Is it worth using Python's re.compile? Is it worth using Python's re.compile? python python

Is it worth using Python's re.compile?

I've had a lot of experience running a compiled regex 1000s of times versus compiling on-the-fly, and have not noticed any perceivable difference. Obviously, this is anecdotal, and certainly not a great argument against compiling, but I've found the difference to be negligible.

EDIT:After a quick glance at the actual Python 2.5 library code, I see that Python internally compiles AND CACHES regexes whenever you use them anyway (including calls to re.match()), so you're really only changing WHEN the regex gets compiled, and shouldn't be saving much time at all - only the time it takes to check the cache (a key lookup on an internal dict type).

From module (comments are mine):

def match(pattern, string, flags=0):    return _compile(pattern, flags).match(string)def _compile(*key):    # Does cache check at top of function    cachekey = (type(key[0]),) + key    p = _cache.get(cachekey)    if p is not None: return p    # ...    # Does actual compilation on cache miss    # ...    # Caches compiled regex    if len(_cache) >= _MAXCACHE:        _cache.clear()    _cache[cachekey] = p    return p

I still often pre-compile regular expressions, but only to bind them to a nice, reusable name, not for any expected performance gain.

For me, the biggest benefit to re.compile is being able to separate definition of the regex from its use.

Even a simple expression such as 0|[1-9][0-9]* (integer in base 10 without leading zeros) can be complex enough that you'd rather not have to retype it, check if you made any typos, and later have to recheck if there are typos when you start debugging. Plus, it's nicer to use a variable name such as num or num_b10 than 0|[1-9][0-9]*.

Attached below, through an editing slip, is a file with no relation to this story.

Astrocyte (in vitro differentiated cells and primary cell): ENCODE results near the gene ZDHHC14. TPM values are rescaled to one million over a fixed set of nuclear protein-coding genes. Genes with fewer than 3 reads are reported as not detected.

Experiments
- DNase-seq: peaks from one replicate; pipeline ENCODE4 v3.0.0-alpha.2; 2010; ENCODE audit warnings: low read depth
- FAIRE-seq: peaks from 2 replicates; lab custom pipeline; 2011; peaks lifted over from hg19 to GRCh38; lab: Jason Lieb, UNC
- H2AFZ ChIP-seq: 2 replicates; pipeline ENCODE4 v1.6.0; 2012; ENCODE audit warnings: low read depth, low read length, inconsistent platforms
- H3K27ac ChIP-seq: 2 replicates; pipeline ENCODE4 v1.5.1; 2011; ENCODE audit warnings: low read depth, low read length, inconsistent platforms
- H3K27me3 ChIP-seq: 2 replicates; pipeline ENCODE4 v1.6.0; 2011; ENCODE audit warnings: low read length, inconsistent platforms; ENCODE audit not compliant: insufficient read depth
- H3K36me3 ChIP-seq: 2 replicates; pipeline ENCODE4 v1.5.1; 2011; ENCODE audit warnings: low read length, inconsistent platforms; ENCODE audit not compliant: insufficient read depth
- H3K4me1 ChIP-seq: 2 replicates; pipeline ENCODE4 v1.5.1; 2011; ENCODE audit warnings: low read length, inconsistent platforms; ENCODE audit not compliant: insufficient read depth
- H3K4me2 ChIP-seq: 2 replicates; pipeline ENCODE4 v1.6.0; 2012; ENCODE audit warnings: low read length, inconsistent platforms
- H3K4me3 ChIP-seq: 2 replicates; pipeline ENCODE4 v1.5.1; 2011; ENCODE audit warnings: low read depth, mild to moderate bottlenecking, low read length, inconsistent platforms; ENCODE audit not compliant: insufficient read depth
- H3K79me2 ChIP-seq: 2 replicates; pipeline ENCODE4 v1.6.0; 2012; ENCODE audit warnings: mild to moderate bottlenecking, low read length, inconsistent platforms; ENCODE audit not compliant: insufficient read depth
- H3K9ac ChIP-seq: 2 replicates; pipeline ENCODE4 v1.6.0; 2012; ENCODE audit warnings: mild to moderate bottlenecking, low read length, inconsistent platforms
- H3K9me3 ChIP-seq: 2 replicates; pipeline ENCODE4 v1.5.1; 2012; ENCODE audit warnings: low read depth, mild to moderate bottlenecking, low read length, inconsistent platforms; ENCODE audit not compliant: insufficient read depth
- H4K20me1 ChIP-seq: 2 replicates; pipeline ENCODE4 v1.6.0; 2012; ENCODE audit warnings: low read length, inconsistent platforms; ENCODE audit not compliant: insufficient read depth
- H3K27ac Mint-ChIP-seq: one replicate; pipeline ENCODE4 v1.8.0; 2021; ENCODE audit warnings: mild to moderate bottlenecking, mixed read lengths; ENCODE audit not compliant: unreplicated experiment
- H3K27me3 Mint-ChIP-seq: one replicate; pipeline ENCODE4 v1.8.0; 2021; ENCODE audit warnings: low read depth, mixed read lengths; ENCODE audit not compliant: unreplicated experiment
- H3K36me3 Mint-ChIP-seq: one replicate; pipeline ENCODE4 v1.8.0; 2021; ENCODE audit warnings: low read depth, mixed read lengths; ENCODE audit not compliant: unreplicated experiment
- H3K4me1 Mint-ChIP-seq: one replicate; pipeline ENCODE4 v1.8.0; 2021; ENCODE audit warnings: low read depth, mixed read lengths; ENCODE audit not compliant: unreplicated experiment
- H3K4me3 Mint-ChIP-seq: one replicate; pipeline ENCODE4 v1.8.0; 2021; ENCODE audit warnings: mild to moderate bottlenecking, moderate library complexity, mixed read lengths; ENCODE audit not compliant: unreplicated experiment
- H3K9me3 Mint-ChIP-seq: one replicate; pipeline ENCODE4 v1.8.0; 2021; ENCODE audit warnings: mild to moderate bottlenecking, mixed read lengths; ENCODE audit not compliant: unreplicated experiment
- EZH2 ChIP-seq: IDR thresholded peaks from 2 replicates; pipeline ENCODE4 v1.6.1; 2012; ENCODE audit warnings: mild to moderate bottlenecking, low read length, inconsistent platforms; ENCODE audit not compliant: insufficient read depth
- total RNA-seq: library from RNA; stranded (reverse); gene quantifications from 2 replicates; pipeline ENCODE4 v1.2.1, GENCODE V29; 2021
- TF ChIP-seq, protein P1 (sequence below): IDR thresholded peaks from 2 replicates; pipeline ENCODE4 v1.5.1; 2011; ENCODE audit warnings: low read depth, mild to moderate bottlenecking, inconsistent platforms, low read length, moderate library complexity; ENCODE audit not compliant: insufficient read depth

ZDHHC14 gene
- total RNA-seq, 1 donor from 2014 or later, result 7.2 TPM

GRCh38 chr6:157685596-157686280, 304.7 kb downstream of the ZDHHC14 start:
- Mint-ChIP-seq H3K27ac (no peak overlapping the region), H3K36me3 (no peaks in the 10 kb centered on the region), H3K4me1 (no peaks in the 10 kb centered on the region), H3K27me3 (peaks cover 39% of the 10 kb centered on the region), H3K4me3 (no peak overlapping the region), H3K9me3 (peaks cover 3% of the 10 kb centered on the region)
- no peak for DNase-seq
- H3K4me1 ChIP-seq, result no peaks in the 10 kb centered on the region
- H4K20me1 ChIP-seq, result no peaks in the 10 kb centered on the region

It's certainly possible to store strings and pass them to re.match; however, that's less readable:

num = "..."# then, much later:m = re.match(num, input)

Versus compiling:

num = re.compile("...")# then, much later:m = num.match(input)

Though it is fairly close, the last line of the second feels more natural and simpler when used repeatedly.


$ python -m timeit -s "import re" "re.match('hello', 'hello world')"100000 loops, best of 3: 3.82 usec per loop$ python -m timeit -s "import re; h=re.compile('hello')" "h.match('hello world')"1000000 loops, best of 3: 1.26 usec per loop

so, if you're going to be using the same regex a lot, it may be worth it to do re.compile (especially for more complex regexes).

The standard arguments against premature optimization apply, but I don't think you really lose much clarity/straightforwardness by using re.compile if you suspect that your regexps may become a performance bottleneck.


Under Python 3.6 (I suspect the above timings were done using Python 2.x) and 2018 hardware (MacBook Pro), I now get the following timings:

% python -m timeit -s "import re" "re.match('hello', 'hello world')"1000000 loops, best of 3: 0.661 usec per loop% python -m timeit -s "import re; h=re.compile('hello')" "h.match('hello world')"1000000 loops, best of 3: 0.285 usec per loop% python -m timeit -s "import re" "h=re.compile('hello'); h.match('hello world')"1000000 loops, best of 3: 0.65 usec per loop% python --versionPython 3.6.5 :: Anaconda, Inc.

I also added a case (notice the quotation mark differences between the last two runs) that shows that re.match(x, ...) is literally [roughly] equivalent to re.compile(x).match(...), i.e. no behind-the-scenes caching of the compiled representation seems to happen.